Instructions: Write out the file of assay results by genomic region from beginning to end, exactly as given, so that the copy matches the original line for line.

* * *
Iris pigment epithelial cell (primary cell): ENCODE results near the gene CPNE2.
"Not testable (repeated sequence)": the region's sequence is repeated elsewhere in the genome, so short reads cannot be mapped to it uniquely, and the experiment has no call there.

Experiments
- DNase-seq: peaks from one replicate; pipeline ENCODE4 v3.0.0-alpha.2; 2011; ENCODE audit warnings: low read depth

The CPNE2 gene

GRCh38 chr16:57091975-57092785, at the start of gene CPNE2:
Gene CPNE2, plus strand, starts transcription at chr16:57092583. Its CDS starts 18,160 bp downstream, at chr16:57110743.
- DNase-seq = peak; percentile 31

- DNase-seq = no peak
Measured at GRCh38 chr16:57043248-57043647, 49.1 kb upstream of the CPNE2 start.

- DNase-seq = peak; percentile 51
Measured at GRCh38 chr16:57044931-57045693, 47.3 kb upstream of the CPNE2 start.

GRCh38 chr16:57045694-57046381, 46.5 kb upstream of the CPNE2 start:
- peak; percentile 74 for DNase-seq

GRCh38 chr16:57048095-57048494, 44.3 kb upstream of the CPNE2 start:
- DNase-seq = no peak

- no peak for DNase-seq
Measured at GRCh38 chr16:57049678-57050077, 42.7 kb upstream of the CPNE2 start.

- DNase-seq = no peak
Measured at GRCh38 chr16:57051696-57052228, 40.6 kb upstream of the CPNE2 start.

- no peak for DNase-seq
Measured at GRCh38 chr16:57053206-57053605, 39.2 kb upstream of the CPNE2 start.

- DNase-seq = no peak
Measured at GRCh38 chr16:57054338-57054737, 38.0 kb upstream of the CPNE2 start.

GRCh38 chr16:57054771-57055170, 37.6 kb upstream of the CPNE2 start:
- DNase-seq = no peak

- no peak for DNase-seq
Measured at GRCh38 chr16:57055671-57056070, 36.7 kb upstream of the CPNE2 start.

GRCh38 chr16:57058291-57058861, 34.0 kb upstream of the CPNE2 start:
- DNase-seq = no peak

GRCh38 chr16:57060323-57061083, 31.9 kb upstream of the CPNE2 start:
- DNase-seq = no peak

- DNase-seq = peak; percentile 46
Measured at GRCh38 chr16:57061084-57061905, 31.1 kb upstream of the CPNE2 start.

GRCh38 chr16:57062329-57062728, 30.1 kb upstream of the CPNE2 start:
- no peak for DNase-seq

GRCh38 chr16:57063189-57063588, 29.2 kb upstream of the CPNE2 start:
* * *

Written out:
Iris pigment epithelial cell (primary cell): ENCODE results near the gene CPNE2.
"Not testable (repeated sequence)": the region's sequence is repeated elsewhere in the genome, so short reads cannot be mapped to it uniquely, and the experiment has no call there.

Experiments
- DNase-seq: peaks from one replicate; pipeline ENCODE4 v3.0.0-alpha.2; 2011; ENCODE audit warnings: low read depth

The CPNE2 gene

GRCh38 chr16:57091975-57092785, at the start of gene CPNE2:
Gene CPNE2, plus strand, starts transcription at chr16:57092583. Its CDS starts 18,160 bp downstream, at chr16:57110743.
- DNase-seq = peak; percentile 31

- DNase-seq = no peak
Measured at GRCh38 chr16:57043248-57043647, 49.1 kb upstream of the CPNE2 start.

- DNase-seq = peak; percentile 51
Measured at GRCh38 chr16:57044931-57045693, 47.3 kb upstream of the CPNE2 start.

GRCh38 chr16:57045694-57046381, 46.5 kb upstream of the CPNE2 start:
- peak; percentile 74 for DNase-seq

GRCh38 chr16:57048095-57048494, 44.3 kb upstream of the CPNE2 start:
- DNase-seq = no peak

- no peak for DNase-seq
Measured at GRCh38 chr16:57049678-57050077, 42.7 kb upstream of the CPNE2 start.

- DNase-seq = no peak
Measured at GRCh38 chr16:57051696-57052228, 40.6 kb upstream of the CPNE2 start.

- no peak for DNase-seq
Measured at GRCh38 chr16:57053206-57053605, 39.2 kb upstream of the CPNE2 start.

- DNase-seq = no peak
Measured at GRCh38 chr16:57054338-57054737, 38.0 kb upstream of the CPNE2 start.

GRCh38 chr16:57054771-57055170, 37.6 kb upstream of the CPNE2 start:
- DNase-seq = no peak

- no peak for DNase-seq
Measured at GRCh38 chr16:57055671-57056070, 36.7 kb upstream of the CPNE2 start.

GRCh38 chr16:57058291-57058861, 34.0 kb upstream of the CPNE2 start:
- DNase-seq = no peak

GRCh38 chr16:57060323-57061083, 31.9 kb upstream of the CPNE2 start:
- DNase-seq = no peak

- DNase-seq = peak; percentile 46
Measured at GRCh38 chr16:57061084-57061905, 31.1 kb upstream of the CPNE2 start.

GRCh38 chr16:57062329-57062728, 30.1 kb upstream of the CPNE2 start:
- no peak for DNase-seq

GRCh38 chr16:57063189-57063588, 29.2 kb upstream of the CPNE2 start: